Intro: The 5 Dollar Solder Pot
Once again a thrift store find solved a problem for me in a most economical way. I like to tin wire ends whenever possible during my electronic projects, but touching off the ends of wires is a tedious and interruptive step, how much better things are when one can draw upon an inventory of freshly prepared wire, and a soldering pot gets that done most quickly and reliably.
Step 1: Safety First
No particular hazard is expected for this build, but during use molten metal may be present; use caution and protective gear.
Step 2: Convert the Tool
The iron is one of those great old beasts cooking up at around 200 watts in it's youth, but a measure of the current draw now puts it at 75 continuous, still plenty useable for this modification. I sawed the tip about midway down to give me a diameter of 5/8” [16mm], the copper was a threaded affair, and so was easy to remove. I chucked the keeper end in my lathe and bored a 3/8” [7mm] diameter hole 1/2” [13mm] deep, and reinstalled it into the iron. That's it, all done.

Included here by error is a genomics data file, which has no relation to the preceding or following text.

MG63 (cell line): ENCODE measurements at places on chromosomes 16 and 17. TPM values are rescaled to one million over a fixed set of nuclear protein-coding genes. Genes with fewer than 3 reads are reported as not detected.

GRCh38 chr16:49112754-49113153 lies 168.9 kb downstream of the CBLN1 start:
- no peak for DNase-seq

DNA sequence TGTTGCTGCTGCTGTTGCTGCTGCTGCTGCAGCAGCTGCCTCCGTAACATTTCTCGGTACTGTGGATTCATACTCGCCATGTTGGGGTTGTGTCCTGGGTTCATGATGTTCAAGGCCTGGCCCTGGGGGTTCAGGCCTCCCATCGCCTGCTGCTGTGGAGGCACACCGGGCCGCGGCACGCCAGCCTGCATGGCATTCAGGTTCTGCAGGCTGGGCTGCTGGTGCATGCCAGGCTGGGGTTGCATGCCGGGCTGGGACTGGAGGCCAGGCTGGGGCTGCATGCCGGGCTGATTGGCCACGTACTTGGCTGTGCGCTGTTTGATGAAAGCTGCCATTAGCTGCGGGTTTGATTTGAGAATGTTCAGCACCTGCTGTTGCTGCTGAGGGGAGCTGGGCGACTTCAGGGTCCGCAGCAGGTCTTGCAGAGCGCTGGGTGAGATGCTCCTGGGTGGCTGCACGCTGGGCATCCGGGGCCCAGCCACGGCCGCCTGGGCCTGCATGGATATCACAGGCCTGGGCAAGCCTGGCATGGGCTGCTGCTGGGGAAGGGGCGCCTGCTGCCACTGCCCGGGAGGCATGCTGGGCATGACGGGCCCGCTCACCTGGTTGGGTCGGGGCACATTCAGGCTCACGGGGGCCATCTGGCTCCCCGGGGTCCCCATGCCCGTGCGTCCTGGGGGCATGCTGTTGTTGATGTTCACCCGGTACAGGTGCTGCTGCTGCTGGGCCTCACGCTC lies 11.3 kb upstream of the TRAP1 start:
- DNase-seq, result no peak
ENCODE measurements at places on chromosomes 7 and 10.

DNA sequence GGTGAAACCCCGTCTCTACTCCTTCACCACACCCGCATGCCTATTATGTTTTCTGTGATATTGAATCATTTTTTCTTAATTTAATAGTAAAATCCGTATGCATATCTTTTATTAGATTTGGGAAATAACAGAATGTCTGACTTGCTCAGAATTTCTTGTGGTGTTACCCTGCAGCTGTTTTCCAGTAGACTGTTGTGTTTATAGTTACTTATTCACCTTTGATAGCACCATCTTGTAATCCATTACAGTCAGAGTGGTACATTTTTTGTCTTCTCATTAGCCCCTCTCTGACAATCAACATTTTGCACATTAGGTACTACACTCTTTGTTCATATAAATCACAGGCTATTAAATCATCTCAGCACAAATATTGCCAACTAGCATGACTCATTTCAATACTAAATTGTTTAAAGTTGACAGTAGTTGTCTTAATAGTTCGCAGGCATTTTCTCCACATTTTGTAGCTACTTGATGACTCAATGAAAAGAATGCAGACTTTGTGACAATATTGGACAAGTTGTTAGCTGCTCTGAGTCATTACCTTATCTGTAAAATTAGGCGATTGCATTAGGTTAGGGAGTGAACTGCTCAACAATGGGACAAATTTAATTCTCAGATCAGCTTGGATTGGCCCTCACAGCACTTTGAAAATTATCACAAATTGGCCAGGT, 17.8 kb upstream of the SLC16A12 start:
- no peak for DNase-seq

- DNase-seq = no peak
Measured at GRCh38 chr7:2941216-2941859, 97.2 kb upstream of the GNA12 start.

Step 3: Setup for Use
I clamp it to the side of my workbench/ shop cart with the tip just below the surface, this does two things: it's a comfortable working height, and it lessens the chance of accidental contact. I have a jug of homemade flux and several drawers full of recovered wire from old equipment, and a radio set to the oldies station, so it's actually a pleasant divergence for me.
Step 4: Parting Thoughts
I have three favored hookup wire types: insulated stranded, solid with plastic insulation, and solid with enamel insulation. I'll sit and do a batch of random lengths and gauge, both ends. When a project is underway I'll grab a wire type that is closest to my required hookup length and go. Even cutoffs are handy because I still have one end tinned, and for me the first connection tends to be the most critical, so I'm normally ahead of the productivity curve because of it.
bdrewett made it!